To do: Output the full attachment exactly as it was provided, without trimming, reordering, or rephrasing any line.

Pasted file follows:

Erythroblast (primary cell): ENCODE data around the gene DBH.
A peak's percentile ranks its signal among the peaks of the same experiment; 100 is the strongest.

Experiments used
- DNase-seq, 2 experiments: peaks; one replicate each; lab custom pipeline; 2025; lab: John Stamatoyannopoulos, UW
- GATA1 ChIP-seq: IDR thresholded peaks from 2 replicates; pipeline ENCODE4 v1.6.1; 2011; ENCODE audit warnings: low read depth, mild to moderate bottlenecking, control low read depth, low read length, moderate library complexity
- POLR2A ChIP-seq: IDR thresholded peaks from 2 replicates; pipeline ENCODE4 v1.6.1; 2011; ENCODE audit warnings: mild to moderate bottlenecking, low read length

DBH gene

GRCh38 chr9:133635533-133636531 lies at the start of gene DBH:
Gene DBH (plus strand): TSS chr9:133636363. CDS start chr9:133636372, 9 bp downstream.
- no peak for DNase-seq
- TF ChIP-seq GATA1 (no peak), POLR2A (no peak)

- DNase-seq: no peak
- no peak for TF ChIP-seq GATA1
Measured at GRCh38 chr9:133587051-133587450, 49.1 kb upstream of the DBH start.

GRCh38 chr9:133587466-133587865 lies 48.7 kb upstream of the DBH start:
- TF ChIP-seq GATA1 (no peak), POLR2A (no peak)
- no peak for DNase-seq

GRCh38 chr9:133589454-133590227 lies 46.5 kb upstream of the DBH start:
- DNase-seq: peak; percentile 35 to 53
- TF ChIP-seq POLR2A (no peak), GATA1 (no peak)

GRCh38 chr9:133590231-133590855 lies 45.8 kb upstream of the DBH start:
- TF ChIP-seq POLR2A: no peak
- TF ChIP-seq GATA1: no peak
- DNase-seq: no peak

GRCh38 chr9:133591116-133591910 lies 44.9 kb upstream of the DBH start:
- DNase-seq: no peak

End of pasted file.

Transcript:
Erythroblast (primary cell): ENCODE data around the gene DBH.
A peak's percentile ranks its signal among the peaks of the same experiment; 100 is the strongest.

Experiments used
- DNase-seq, 2 experiments: peaks; one replicate each; lab custom pipeline; 2025; lab: John Stamatoyannopoulos, UW
- GATA1 ChIP-seq: IDR thresholded peaks from 2 replicates; pipeline ENCODE4 v1.6.1; 2011; ENCODE audit warnings: low read depth, mild to moderate bottlenecking, control low read depth, low read length, moderate library complexity
- POLR2A ChIP-seq: IDR thresholded peaks from 2 replicates; pipeline ENCODE4 v1.6.1; 2011; ENCODE audit warnings: mild to moderate bottlenecking, low read length

DBH gene

GRCh38 chr9:133635533-133636531 lies at the start of gene DBH:
Gene DBH (plus strand): TSS chr9:133636363. CDS start chr9:133636372, 9 bp downstream.
- no peak for DNase-seq
- TF ChIP-seq GATA1 (no peak), POLR2A (no peak)

- DNase-seq: no peak
- no peak for TF ChIP-seq GATA1
Measured at GRCh38 chr9:133587051-133587450, 49.1 kb upstream of the DBH start.

GRCh38 chr9:133587466-133587865 lies 48.7 kb upstream of the DBH start:
- TF ChIP-seq GATA1 (no peak), POLR2A (no peak)
- no peak for DNase-seq

GRCh38 chr9:133589454-133590227 lies 46.5 kb upstream of the DBH start:
- DNase-seq: peak; percentile 35 to 53
- TF ChIP-seq POLR2A (no peak), GATA1 (no peak)

GRCh38 chr9:133590231-133590855 lies 45.8 kb upstream of the DBH start:
- TF ChIP-seq POLR2A: no peak
- TF ChIP-seq GATA1: no peak
- DNase-seq: no peak

GRCh38 chr9:133591116-133591910 lies 44.9 kb upstream of the DBH start:
- DNase-seq: no peak